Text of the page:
Long Term Review: VW Tiguan



I appreciate purpose-built vehicles. A Jeep Wrangler on underinflated 35-inch tires with a winch? Absolutely. A Nissan 240SX with a welded differential? Guilty. A Rolls-Royce Phantom with umbrella dryers built into the doors? But, of course. Those cars know what they are and they lean into it, because every sacrifice only makes them better. I’ll pass on the generic boxes whose greatest accomplishment is being inoffensive.


So, where does that leave me in relation to the Volkswagen Tiguan SE my wife and I bought a year ago? Does it fall into SUV/crossover/luxury/economy/sport purgatory, or has it managed to find its place in the world?


The Basics


Facts and figures are readily available, so I’ll leave the spreadsheets to the folks over at Volkswagen.


The example we purchased is easy to spot, thanks to Volkswagen’s habanero orange metallic paint. With no need for all-wheel drive, we saved a few dollars and chose front-wheel drive and a fold-away pair of third-row seats (which we also do not need, but that’s ok). Synthetic leather, Apple CarPlay, and a panoramic sunroof combine to give our midrange SUV an upscale feel beyond what we paid for it. Tire aficionados will want to know that our car came equipped with Giti Comfort XA1 tires, but more on those later.


Surviving the Suburban Jungle

I admire a car that embraces its mission, no matter what that is. Variety is the spice of life.


Every environment presents its own challenges. For us, those challenges are potholes, traffic, and long stretches of highway between our house and many of the places we like to visit. Here, a crossover or SUV makes a fair bit of sense. While the suspension may not be sophisticated, its height allows the car to smoothly travel poorly-paved city roads. Fuel economy is rated at a 22 mpg city and 29 mpg highway. Automatic stop/start in a sports car is insufferable; in this case, I actually don’t mind. CarPlay, combined with the eight-inch center touchscreen, is an absolute game-changer and a massive improvement over in-car navigation systems.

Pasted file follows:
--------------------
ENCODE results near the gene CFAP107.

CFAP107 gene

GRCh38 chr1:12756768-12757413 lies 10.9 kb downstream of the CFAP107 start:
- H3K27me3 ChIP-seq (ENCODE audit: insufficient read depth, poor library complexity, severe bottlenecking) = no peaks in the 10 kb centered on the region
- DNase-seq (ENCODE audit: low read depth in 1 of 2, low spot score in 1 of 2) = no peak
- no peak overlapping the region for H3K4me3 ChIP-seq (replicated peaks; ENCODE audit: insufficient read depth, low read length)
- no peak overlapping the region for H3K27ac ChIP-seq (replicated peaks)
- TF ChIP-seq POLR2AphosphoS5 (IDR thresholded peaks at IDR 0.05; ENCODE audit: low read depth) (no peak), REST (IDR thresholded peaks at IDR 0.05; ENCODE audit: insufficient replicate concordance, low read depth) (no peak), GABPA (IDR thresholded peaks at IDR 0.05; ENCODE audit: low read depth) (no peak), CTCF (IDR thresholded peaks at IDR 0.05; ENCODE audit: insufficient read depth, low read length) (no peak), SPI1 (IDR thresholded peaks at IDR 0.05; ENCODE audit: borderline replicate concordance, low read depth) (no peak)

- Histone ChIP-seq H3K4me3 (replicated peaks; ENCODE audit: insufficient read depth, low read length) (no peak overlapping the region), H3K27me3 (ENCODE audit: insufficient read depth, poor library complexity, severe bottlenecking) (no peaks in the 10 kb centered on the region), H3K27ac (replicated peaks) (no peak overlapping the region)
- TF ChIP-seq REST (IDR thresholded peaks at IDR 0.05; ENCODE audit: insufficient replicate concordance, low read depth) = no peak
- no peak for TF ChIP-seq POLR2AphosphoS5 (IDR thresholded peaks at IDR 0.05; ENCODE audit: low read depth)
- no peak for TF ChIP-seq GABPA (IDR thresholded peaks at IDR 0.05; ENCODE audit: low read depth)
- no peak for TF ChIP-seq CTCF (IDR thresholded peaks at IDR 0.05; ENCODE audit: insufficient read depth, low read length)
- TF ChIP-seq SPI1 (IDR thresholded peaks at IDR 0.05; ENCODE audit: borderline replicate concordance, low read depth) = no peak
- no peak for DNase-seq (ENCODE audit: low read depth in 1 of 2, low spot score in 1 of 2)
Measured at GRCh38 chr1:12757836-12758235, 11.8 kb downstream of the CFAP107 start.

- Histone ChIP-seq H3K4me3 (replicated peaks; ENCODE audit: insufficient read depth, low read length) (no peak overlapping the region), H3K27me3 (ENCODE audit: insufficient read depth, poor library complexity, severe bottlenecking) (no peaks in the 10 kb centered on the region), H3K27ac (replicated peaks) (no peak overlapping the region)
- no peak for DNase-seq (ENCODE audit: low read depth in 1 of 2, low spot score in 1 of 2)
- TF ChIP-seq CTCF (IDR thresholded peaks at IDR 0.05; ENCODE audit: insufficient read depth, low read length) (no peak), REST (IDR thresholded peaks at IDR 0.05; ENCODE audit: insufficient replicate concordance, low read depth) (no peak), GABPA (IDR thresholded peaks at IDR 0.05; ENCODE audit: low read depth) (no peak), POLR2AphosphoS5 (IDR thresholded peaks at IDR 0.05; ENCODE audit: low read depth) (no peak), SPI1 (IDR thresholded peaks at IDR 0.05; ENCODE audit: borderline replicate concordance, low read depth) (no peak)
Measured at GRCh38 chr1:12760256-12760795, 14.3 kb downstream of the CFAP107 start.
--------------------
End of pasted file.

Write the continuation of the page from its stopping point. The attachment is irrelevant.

Behind the wheel, I’ve never mistaken the Tiguan for a sports car – but it does feel more like a wagon than a body-on-frame SUV, like the omnipresent Chevy Tahoes of our neighborhood. Steering is light, without being overboosted. Body roll and braking are totally acceptable for a vehicle of this size. The transmission’s sport mode offers a noticeable change, and anyone familiar with Volkswagen’s MQB (Modularer Querbaukasten, of course) platform will recognize the 2.0-liter TSI’s engine note as it climbs to redline. Yes, SUVs have redlines, and there’s nothing wrong with finding them every once in a while.


Car interiors have gotten much better in the past few years, but I still think the Tiguan’s interior build quality punches above its weight. Imitation leather and strategically placed soft-touch materials make the tactile experience feel more high end than the MSRP suggests, and a crisp design style leads me to believe the cabin will look fresh for many years to come.


Ample space makes everyday driving duties a breeze. Commuting, errands, and trips to the hardware store are all easy pickings for the Tiguan. Interior surfaces have proven robust enough to withstand a dog, saddle, skis, and lumber – although I did discover that a sheet of plywood cannot fit inside without an embarrassing trip back to Home Depot’s cutting center.